Once, at a family get-together, I listened to a relative describe his wife’s process of becoming a naturalized US citizen. They would, he said, have to travel out of town for what he called our citizenship interview. The pronoun amused me, and I asked whether they would, if the interview went badly, take away his citizenship. He informed me, with all seriousness, that the interview was not about his citizenship, so I had to inform him with equal seriousness that I was joking. I felt clearly then – and I hold onto the judgment now – that the clarification should not have been necessary.
Now, I am not saying that he should have thought my remark was funny. But I think he should have been able to grasp that it was meant to be. As it was, I had to assure him that I didn’t really believe the United States government strips Americans of their citizenship on the provocation of a botched interview. Incidents like this raise a critical question: What are we to do with humorless people?
The first impulse is usually to explain the joke to them. This impulse should in almost every circumstance be resisted. When you finish dissecting the humor of it for their enlightenment, it still will not be funny to them. At that point, it might not even be funny to you anymore. Jokes die of examination. Besides, laughter should be spontaneous, an involuntary reaction – like a sneeze. If you don’t get it more or less at once, you will never get it. The lifespan of jokes is to be measured in seconds, and it is best to let them die in peace.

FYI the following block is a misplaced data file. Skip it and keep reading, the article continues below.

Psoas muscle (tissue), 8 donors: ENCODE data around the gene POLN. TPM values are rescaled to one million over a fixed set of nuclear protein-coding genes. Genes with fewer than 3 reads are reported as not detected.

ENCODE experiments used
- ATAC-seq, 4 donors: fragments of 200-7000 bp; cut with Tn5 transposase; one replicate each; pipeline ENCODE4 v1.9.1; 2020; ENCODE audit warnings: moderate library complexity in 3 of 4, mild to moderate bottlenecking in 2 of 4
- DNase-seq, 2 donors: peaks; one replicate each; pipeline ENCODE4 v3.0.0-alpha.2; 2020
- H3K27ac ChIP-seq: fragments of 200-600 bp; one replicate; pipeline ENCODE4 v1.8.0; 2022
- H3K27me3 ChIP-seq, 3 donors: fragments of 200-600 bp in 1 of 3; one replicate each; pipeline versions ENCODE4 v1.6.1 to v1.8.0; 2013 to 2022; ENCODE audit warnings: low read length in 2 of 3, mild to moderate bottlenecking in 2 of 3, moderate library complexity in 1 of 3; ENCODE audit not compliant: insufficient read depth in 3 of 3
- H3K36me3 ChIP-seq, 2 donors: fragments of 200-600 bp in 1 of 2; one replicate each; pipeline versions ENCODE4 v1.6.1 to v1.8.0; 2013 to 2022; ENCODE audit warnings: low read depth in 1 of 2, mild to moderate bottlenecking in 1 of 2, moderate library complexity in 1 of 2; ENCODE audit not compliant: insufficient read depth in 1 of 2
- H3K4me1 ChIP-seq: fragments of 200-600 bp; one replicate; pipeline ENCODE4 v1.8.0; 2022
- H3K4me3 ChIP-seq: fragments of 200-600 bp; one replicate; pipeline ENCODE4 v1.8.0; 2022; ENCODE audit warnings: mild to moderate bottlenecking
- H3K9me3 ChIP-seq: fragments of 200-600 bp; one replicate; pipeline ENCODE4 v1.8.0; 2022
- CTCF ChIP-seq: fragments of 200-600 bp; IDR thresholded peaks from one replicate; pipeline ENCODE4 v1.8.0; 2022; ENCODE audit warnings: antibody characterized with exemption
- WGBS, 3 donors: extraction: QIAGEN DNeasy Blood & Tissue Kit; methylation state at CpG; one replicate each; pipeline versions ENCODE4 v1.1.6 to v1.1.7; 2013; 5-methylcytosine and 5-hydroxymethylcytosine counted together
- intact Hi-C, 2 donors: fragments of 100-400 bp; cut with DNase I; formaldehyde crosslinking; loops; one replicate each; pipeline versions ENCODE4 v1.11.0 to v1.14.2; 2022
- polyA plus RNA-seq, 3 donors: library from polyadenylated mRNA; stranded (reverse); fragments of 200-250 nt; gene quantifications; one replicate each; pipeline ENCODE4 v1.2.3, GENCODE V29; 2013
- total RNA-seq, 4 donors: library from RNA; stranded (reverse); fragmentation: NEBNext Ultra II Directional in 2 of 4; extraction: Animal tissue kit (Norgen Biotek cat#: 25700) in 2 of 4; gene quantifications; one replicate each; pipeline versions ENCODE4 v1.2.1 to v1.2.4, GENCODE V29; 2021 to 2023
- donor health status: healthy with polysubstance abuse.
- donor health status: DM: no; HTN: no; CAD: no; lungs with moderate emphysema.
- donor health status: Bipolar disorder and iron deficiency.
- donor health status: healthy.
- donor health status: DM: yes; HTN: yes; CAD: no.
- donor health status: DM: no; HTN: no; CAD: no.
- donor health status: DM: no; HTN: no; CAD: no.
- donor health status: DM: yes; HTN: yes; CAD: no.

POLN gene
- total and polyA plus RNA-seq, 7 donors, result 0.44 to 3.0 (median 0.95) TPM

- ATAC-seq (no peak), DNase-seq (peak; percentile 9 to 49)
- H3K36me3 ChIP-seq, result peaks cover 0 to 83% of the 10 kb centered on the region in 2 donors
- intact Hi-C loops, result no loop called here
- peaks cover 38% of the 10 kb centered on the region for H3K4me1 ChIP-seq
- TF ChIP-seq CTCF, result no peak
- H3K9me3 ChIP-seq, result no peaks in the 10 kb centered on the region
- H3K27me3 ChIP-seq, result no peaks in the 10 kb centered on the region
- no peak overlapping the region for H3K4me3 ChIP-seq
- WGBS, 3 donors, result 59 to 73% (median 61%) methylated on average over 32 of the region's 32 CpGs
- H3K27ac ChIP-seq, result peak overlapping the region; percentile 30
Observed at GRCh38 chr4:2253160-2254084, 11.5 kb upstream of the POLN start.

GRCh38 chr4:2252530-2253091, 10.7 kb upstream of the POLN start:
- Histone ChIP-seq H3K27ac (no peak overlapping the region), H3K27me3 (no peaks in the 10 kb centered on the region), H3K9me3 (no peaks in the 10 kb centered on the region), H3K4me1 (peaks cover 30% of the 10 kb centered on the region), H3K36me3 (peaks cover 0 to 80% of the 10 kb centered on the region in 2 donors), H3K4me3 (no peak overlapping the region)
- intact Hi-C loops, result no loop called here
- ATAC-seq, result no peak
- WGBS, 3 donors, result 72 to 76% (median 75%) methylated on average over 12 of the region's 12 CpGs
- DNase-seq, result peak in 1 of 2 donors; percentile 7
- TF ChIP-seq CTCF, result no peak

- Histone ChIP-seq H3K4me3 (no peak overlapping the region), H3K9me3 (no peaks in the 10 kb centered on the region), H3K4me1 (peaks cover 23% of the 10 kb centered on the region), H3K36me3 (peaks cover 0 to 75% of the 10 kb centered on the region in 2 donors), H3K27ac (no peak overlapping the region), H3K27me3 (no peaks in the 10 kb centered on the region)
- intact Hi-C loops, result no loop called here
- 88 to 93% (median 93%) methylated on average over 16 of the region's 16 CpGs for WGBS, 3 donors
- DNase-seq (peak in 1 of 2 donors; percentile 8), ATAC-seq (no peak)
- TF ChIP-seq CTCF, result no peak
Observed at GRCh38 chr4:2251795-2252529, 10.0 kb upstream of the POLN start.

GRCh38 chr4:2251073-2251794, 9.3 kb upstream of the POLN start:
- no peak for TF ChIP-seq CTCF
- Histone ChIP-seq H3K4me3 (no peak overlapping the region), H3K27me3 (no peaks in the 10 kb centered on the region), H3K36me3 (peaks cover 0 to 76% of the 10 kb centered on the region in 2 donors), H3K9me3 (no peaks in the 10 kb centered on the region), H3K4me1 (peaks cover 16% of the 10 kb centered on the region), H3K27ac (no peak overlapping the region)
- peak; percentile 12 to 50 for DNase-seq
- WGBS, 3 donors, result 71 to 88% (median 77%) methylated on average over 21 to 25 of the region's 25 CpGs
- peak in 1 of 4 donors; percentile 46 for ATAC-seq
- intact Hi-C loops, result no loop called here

Although jokes shouldn’t be explained, sometimes they do have to be declared. Depending upon the joke, people may rationally assume that if you are serious, you are dense, or strange, or sick. In such situations, it is necessary to alert people who take you seriously that you are joking. You’ll know them by the concerned looks on their faces. Just be sure that you keep the declaration brief and to the point. The people in question do not have to know why you are funny. They do not have to agree that you are funny. They only have to understand that you are trying to be.
Some people attempt to encourage a sense of humor. All sorts of arguments have been put forward in favor of humor, accompanied by the promise of benefits: better health, less stress, more happiness, etc. There are people who can expound, quite lucidly, on how a sense of humor can cushion the bumps and jostles on the long road of life. But if there is anything less conducive to humor than explanation, it is philosophy. People do not laugh because they think it would be good for them.
As you can see from this brief examination, we do not lack options in dealing with humorless people. What we lack is good options. As a parting thought, therefore, I leave you with the immortal observation of King Auberon in The Napoleon of Notting Hill: “In a world without humor, the only thing to do is to eat.”